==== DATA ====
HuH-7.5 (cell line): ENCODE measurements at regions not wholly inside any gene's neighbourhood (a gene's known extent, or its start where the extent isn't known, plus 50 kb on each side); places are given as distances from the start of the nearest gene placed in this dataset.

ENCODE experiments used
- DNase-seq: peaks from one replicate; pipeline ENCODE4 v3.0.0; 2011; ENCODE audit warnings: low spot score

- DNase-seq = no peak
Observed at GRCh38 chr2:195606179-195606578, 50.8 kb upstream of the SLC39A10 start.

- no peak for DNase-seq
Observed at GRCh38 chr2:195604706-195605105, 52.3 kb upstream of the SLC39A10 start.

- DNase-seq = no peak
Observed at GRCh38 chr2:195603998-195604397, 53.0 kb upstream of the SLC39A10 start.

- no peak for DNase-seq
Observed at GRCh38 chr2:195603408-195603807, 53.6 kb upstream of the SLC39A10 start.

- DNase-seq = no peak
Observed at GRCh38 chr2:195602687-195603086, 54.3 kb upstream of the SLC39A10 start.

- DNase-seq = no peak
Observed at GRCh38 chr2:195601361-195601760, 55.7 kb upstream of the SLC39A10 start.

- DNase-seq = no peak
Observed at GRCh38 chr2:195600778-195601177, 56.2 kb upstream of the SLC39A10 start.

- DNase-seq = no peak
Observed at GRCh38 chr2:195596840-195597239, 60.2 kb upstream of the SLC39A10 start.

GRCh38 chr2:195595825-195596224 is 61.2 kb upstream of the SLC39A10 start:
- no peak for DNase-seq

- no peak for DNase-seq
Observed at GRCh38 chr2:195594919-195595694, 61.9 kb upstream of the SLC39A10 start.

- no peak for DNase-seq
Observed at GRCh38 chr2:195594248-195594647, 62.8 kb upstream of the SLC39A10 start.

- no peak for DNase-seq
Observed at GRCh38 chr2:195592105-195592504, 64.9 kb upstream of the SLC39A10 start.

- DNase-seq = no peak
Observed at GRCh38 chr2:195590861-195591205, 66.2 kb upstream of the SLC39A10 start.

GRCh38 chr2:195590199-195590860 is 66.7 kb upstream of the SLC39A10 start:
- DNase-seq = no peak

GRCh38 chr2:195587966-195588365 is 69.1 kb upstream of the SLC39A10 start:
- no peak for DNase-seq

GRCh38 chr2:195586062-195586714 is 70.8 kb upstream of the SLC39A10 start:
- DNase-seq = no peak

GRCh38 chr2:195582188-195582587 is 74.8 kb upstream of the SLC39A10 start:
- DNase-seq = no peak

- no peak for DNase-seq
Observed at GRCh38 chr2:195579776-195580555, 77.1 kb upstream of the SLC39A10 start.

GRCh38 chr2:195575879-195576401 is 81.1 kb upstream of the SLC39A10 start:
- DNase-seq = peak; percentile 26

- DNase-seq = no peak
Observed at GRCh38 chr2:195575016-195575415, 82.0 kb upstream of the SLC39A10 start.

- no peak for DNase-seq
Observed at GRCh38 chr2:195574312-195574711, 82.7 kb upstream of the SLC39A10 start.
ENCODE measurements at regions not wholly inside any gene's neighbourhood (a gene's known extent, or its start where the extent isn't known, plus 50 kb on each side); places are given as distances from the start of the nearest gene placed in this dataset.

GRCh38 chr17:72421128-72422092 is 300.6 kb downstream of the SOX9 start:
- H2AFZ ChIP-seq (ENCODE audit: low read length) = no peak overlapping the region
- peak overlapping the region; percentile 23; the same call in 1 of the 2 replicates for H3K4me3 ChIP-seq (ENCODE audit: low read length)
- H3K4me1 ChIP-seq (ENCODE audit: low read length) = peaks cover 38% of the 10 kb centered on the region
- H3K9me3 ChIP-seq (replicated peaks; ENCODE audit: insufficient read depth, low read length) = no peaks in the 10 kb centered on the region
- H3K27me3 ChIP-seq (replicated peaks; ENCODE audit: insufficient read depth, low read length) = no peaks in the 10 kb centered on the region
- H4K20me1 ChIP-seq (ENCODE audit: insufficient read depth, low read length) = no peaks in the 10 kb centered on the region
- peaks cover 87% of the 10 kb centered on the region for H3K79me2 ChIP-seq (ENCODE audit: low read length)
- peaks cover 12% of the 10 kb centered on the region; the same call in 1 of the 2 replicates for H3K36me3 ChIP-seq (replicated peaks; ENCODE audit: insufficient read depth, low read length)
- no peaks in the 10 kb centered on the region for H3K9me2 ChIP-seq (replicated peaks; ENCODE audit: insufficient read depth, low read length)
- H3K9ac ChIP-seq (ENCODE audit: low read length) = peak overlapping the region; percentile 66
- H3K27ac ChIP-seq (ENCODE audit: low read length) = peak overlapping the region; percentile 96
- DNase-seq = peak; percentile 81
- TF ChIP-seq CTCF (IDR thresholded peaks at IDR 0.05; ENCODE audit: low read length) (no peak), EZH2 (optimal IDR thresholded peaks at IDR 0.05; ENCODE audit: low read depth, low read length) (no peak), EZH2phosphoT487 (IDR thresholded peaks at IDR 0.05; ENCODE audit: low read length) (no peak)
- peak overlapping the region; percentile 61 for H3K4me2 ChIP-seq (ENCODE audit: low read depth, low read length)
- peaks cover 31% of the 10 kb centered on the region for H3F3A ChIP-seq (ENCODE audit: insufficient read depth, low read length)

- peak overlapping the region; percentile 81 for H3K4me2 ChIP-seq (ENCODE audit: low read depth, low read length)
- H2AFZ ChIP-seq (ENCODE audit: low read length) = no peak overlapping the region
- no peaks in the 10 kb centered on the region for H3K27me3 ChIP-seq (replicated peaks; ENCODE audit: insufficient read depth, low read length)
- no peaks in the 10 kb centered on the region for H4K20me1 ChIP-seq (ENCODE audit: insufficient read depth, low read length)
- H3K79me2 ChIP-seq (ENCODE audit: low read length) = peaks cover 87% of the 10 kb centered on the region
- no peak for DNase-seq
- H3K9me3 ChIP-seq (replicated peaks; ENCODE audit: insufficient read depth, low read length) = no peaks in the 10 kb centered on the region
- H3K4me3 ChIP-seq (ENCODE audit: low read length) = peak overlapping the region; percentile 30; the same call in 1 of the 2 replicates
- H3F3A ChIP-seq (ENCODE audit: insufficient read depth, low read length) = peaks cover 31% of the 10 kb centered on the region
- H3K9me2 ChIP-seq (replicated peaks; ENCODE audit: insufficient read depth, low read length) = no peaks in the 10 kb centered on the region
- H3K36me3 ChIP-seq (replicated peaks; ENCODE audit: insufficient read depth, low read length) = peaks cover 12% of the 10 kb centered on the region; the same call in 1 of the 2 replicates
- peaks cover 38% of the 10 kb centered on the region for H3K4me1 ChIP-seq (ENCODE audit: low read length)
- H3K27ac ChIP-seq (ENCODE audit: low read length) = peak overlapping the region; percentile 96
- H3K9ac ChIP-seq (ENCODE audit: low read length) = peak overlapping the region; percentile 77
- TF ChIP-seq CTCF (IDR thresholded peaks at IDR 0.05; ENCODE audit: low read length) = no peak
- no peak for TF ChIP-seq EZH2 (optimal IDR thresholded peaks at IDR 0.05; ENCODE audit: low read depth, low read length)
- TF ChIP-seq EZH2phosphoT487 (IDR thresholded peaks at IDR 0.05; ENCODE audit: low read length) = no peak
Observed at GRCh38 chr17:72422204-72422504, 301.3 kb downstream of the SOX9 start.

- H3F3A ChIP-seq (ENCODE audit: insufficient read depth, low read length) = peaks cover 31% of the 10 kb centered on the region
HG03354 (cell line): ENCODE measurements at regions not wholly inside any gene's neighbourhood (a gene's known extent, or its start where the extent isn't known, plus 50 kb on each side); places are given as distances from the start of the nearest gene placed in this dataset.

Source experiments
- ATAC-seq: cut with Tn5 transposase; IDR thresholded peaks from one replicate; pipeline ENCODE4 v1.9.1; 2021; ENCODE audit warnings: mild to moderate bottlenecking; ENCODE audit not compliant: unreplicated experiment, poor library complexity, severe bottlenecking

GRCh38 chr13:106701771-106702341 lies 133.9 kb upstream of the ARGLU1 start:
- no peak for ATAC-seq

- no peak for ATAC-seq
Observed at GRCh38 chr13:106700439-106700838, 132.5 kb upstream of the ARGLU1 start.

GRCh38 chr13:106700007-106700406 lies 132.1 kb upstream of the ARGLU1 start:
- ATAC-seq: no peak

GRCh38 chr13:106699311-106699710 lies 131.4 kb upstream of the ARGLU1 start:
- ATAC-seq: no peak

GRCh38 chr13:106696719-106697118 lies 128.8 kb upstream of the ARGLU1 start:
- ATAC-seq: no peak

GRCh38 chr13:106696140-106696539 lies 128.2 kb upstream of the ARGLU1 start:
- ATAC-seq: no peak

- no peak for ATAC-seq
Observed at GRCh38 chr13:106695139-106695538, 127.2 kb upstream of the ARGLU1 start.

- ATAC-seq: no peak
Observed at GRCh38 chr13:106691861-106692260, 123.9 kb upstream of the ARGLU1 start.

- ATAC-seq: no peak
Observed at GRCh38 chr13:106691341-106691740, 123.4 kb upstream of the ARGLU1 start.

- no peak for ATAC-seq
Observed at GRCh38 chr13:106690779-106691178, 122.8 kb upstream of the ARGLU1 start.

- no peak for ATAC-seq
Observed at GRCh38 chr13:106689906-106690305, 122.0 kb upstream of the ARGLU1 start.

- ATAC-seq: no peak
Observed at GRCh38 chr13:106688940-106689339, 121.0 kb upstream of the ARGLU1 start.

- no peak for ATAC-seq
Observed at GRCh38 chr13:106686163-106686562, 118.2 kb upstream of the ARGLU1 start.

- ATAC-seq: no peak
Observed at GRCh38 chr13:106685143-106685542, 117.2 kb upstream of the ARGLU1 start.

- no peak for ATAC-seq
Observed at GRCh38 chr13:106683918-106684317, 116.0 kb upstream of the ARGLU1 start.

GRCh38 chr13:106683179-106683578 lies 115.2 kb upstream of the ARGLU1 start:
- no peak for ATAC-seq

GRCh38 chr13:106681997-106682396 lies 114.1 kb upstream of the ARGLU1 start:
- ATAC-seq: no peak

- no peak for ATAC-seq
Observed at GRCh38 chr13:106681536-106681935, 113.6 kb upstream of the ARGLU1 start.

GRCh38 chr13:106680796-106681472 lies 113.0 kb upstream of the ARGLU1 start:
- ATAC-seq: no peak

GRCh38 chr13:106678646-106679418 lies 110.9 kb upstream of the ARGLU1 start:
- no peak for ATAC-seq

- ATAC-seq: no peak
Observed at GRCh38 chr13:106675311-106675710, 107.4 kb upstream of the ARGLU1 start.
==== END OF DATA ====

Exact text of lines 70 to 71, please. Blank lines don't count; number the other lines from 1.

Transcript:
- H3K4me3 ChIP-seq (ENCODE audit: low read length) = peak overlapping the region; percentile 30; the same call in 1 of the 2 replicates
- H3F3A ChIP-seq (ENCODE audit: insufficient read depth, low read length) = peaks cover 31% of the 10 kb centered on the region